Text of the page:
The Most Important Principles for Staying Young: Two More Reasons to Take a Daily Probiotic!

9 Aug

Our basic premise is that your body is amazing.  You get a do over. It doesn’t take that long, and it isn’t that hard if you know what to do.  In these notes, we give you a short course in what to do so it becomes easy for you and for you to teach others. We want you to know how much control you have over both the quality and length of your life.

From your passage through the birth canal to your first taste of breast milk, encounter with your pet dog or cat, and handful of not-so-tasty dirt in the backyard, you built your gut biome—that super-dense world of trillions of microbes that live in your gastrointestinal system (as well as on your skin and in your mouth). And you want them in and on there!

If you don’t already take a daily probiotic, a new study just came out that gives even more data to encourage you to do so because, as it turns out, a daily probiotic can also help strengthen your bones. Thicker bones help prevent hip fractures and decrease low back pain (especially when combined with spongier discs that often are part of the same process).

Swedish researchers looked at the impact of giving a daily dose of the lactobacillus bacteria as a probiotic for one year to 90 women age 76 or older and found it reduced their bone loss by 50 percent! And unlike medications given for osteoporosis (brittle bone disease), the probiotics had no undesirable side effects.

It is estimated that around 8.2 million women and 2 million men in the United States have osteoporosis, and an additional 27.3 million women and 16.1 million men have low bone mass (osteopenia). Fractures of the hip are a common result of osteopenia and osteoporosis when a fall occurs. Hip fractures severely compromise independent living and increase risk of premature death.

So take note: If these data prove relevant to all of us (not just older men and women), then to strengthen our bones, we should all consider starting a daily regimen of probiotic supplements (we like Culturelle—which has lactobacillus as was the species in the study—I am on the company’s scientific advisory board—and Digestive Advantage—both are designed to survive the trip through corrosive stomach acids) and enjoy fermented foods like sauerkraut, kefir, kimchi, and kombucha. Plus, eat lots of prebiotic foods that nurture theour gut bacteria. That includes garlic, onions, leeks, Jerusalem artichokes, bananas, walnuts, wheat bran, asparagus, and all high-fiber 100 percent whole grains, veggies, and fruits.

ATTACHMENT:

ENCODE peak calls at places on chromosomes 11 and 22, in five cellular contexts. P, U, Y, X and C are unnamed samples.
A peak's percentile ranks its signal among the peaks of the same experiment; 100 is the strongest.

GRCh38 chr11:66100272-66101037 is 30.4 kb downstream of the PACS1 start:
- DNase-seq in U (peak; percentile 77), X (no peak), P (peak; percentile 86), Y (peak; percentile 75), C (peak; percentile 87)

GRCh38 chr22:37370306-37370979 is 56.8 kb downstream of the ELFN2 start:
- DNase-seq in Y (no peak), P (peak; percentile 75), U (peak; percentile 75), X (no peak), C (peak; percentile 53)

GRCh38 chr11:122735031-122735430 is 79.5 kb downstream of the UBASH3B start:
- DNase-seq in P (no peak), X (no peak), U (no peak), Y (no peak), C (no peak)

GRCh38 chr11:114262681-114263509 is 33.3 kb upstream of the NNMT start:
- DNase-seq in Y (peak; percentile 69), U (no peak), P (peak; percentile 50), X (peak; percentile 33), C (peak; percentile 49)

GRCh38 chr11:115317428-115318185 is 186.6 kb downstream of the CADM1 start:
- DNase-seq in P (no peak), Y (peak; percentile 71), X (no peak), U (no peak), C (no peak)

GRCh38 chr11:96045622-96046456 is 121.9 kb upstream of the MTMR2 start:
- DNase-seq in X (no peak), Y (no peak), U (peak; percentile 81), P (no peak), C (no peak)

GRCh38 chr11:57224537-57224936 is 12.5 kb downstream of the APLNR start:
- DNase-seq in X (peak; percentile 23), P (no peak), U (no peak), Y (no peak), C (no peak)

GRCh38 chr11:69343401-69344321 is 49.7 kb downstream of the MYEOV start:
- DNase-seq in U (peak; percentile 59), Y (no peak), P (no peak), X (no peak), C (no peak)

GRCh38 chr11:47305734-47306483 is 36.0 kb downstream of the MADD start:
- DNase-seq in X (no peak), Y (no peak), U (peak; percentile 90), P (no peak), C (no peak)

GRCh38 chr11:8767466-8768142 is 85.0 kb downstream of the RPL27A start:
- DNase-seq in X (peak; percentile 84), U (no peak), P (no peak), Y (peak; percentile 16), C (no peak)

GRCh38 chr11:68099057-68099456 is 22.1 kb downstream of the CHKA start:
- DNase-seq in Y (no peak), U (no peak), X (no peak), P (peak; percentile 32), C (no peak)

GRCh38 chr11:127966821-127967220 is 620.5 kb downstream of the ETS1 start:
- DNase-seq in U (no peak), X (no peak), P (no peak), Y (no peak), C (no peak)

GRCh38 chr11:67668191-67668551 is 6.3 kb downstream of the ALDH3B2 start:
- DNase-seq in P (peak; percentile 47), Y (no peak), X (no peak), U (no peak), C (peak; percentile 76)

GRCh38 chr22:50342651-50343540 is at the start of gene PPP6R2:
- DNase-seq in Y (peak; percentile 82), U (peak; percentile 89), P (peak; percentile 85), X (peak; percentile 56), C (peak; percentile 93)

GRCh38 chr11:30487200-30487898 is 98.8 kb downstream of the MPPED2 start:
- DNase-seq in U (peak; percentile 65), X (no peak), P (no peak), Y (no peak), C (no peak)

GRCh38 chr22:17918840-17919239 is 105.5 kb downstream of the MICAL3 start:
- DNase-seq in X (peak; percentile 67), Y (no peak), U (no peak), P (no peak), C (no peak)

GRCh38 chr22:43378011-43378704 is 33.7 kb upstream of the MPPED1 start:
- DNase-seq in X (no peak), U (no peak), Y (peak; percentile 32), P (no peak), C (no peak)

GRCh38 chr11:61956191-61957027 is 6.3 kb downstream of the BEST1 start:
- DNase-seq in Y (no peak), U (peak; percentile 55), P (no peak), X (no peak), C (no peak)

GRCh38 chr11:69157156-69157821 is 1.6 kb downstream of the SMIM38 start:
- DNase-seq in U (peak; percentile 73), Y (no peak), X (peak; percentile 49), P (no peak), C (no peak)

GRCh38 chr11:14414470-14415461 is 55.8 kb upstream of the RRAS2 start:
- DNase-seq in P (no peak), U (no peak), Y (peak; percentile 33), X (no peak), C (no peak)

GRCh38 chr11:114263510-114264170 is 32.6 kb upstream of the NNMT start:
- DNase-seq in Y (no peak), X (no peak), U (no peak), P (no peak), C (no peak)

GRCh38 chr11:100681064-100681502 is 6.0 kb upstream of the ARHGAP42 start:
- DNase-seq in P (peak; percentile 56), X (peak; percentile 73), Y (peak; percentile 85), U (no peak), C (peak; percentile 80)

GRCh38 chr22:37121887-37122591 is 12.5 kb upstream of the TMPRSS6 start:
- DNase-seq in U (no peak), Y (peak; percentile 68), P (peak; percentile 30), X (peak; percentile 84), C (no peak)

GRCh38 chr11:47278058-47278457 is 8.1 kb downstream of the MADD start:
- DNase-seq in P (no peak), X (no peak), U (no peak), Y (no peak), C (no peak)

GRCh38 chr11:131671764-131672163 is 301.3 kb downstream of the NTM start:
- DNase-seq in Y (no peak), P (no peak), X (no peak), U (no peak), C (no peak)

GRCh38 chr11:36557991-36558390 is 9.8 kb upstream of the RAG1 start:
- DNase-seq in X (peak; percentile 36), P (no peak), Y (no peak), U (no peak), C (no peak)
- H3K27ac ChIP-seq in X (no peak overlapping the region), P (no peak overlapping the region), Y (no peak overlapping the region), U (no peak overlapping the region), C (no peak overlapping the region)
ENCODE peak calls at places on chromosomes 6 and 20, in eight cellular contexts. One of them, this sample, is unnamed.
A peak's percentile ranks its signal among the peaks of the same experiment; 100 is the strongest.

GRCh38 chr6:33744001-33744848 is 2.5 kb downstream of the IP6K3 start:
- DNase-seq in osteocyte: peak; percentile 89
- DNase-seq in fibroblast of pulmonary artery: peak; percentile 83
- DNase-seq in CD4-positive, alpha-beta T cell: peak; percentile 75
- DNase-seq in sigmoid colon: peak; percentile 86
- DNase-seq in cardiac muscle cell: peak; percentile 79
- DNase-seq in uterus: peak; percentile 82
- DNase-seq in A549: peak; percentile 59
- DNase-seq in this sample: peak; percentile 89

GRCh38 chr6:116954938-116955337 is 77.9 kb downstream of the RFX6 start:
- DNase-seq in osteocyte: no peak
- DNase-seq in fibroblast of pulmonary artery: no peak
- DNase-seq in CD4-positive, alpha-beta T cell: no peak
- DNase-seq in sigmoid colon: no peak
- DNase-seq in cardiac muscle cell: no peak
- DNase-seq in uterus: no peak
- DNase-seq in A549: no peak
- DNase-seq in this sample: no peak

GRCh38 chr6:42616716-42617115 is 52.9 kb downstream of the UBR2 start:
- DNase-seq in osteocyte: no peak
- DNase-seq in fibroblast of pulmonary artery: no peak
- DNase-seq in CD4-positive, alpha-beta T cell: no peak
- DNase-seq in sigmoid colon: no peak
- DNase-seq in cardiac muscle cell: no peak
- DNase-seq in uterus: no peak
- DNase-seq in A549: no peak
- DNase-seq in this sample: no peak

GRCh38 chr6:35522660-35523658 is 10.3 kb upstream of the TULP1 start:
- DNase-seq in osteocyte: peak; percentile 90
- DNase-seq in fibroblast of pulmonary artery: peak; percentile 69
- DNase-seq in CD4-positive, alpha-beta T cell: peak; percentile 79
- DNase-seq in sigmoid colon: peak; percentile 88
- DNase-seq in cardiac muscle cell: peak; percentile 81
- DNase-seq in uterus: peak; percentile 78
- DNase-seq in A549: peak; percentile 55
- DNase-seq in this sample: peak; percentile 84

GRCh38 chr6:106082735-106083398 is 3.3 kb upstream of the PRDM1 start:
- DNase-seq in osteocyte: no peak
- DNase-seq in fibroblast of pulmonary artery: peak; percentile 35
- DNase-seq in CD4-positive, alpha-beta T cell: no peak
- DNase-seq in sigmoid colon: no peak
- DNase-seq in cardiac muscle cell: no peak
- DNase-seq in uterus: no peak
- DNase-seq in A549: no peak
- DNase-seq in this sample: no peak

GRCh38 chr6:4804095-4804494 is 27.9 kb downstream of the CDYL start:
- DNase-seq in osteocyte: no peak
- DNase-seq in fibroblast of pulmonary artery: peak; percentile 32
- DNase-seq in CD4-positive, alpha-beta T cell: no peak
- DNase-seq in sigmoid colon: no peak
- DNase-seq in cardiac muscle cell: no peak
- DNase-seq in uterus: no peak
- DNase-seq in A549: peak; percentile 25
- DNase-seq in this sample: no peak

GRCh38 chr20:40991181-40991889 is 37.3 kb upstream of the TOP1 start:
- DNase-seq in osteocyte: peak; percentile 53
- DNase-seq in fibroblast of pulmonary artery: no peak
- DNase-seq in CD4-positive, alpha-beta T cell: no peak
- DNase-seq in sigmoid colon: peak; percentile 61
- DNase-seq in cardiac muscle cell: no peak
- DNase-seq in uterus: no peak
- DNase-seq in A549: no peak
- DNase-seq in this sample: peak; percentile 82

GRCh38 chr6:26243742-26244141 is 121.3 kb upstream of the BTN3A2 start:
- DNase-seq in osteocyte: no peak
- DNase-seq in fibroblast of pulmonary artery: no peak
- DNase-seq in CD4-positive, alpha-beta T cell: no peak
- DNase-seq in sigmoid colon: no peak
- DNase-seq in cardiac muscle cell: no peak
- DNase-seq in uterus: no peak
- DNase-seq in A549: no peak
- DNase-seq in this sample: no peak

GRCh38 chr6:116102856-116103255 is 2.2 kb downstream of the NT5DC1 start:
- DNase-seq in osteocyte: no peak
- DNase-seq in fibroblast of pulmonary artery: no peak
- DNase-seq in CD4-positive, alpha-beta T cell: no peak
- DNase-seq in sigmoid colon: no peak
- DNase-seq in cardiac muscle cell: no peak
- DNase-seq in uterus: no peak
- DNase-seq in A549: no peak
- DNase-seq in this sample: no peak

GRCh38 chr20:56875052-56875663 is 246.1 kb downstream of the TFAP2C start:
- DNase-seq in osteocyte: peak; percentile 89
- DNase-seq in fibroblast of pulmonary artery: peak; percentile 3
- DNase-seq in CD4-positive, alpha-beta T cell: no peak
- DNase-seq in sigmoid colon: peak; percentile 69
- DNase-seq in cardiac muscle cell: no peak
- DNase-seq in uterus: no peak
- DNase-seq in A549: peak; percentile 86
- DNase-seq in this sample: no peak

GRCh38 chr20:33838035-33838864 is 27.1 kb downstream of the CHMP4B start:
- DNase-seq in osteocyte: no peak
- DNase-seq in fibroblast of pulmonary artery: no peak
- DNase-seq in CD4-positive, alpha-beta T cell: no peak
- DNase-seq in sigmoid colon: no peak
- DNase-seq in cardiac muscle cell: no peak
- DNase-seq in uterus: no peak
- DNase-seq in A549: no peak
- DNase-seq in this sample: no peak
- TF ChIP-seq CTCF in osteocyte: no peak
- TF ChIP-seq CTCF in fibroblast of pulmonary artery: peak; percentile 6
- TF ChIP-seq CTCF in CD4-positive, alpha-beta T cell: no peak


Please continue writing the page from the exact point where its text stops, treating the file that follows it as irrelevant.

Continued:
There are other substantial benefits of the specific strain of bacteria used in the study mentioned above.  Lactobacillus is one of the bacteria charged with keeping a proper balance between competing microbes in your gastrointestinal system, so you can maintain good digestion, steady blood glucose levels, a healthy immune system, and avoid over-the-top, body-wide inflammation.  If you’re short on lactobacillus, you may trigger or worsen ulcerative colitis and other gastro-inflammatory problems.

New research has also revealed that lactobacillus may play a role in maintaining a healthy blood pressure. Writing in the journal Nature, the researchers explain that lactobacillus can restore the proper balance of salt in your system. When these researchers fed certain lab rodents a high-salt diet, it raised their blood pressure to hypertension levels. But when the researchers gave the animals lactobacillus, low and behold, their blood pressure dropped. So if you’re combating HBP and are feeling frustrated with your efforts to get it under 120 over 70, or fighting low bone mass, or osteopenia, that’s another reason to give a regimen of lactobacillus supplements a try.  As we stated, you can also get smaller lactobacillus doses from yogurt and kefir, but you have to eat more than several quarts a day of those to get the same number of Lactobacillus colonies.

There are other choices you make that help or hurt your gut biome; those choices not only influence you gut and whether it acts up, and your blood pressure and bone mass, but also they’re essential for everything from a healthy immune system, to controlling your weight and glucose levels, to helping prevent acne, and for helping maintain a positive mood. When they’re out of whack because of an unhealthy diet, chronic stress, overuse of antibiotics, or chronic infection and inflammation, lack of physical activity, you’re at risk for some cancers, heart disease, depression, obesity, and autoimmune conditions such as Crohn’s or irritable bowel disease (IBD).

Next month, we’ll tell you of five choices to avoid and five to make to keep your microbes keeping you younger.

Thanks for reading. Feel free to send questions to:

Dr. Mike Roizen

PS: Please continue to order the new book by Jean Chatzky and myself, AgeProof: Living Longer Without Running Out of Money or Breaking a Hip.


NOTE: You should NOT take this as medical advice.
This article is of the opinion of its author.
Before you do anything, please consult with your doctor.


You can follow Dr Roizen on twitter @YoungDrMike (and get updates on the latest and most important medical stories of the week).  The YOU docs have two newly revised books: The patron saint “book” of this column YOU Staying Young—revised and YOU: The Owner’s Manual…revised —yes a revision of the book that started Dr Oz to being Dr OzThese makes great gifts—so do YOU: ON a Diet and YOU: The Owner’s Manual for teens.  
Michael F. Roizen, M.D., is chief wellness officer and chair of the Wellness Institute at the Cleveland Clinic. His radio show streams live on Saturdays from 5-7 p.m. He is the co-author of 4 #1 NY Times Best Sellers including: YOU Staying Young.

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